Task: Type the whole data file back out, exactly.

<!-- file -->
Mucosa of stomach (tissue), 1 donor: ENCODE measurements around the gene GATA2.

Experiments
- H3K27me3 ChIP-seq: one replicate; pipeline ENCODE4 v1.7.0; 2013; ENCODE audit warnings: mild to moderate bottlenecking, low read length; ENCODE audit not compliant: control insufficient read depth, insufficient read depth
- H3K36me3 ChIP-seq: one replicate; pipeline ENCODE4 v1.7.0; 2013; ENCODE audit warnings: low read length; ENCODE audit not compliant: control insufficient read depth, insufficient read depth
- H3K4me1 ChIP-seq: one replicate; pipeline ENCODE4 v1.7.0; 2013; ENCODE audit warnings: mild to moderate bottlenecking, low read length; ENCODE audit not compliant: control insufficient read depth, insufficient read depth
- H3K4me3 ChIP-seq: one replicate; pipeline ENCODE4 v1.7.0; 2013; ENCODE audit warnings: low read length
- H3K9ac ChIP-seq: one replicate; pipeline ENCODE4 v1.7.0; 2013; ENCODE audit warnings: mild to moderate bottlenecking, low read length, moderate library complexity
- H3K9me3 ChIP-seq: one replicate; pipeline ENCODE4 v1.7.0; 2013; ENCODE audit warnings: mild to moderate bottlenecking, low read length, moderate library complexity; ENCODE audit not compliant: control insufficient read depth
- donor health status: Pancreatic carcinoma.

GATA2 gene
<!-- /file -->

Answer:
Mucosa of stomach (tissue), 1 donor: ENCODE measurements around the gene GATA2.

Experiments
- H3K27me3 ChIP-seq: one replicate; pipeline ENCODE4 v1.7.0; 2013; ENCODE audit warnings: mild to moderate bottlenecking, low read length; ENCODE audit not compliant: control insufficient read depth, insufficient read depth
- H3K36me3 ChIP-seq: one replicate; pipeline ENCODE4 v1.7.0; 2013; ENCODE audit warnings: low read length; ENCODE audit not compliant: control insufficient read depth, insufficient read depth
- H3K4me1 ChIP-seq: one replicate; pipeline ENCODE4 v1.7.0; 2013; ENCODE audit warnings: mild to moderate bottlenecking, low read length; ENCODE audit not compliant: control insufficient read depth, insufficient read depth
- H3K4me3 ChIP-seq: one replicate; pipeline ENCODE4 v1.7.0; 2013; ENCODE audit warnings: low read length
- H3K9ac ChIP-seq: one replicate; pipeline ENCODE4 v1.7.0; 2013; ENCODE audit warnings: mild to moderate bottlenecking, low read length, moderate library complexity
- H3K9me3 ChIP-seq: one replicate; pipeline ENCODE4 v1.7.0; 2013; ENCODE audit warnings: mild to moderate bottlenecking, low read length, moderate library complexity; ENCODE audit not compliant: control insufficient read depth
- donor health status: Pancreatic carcinoma.

GATA2 gene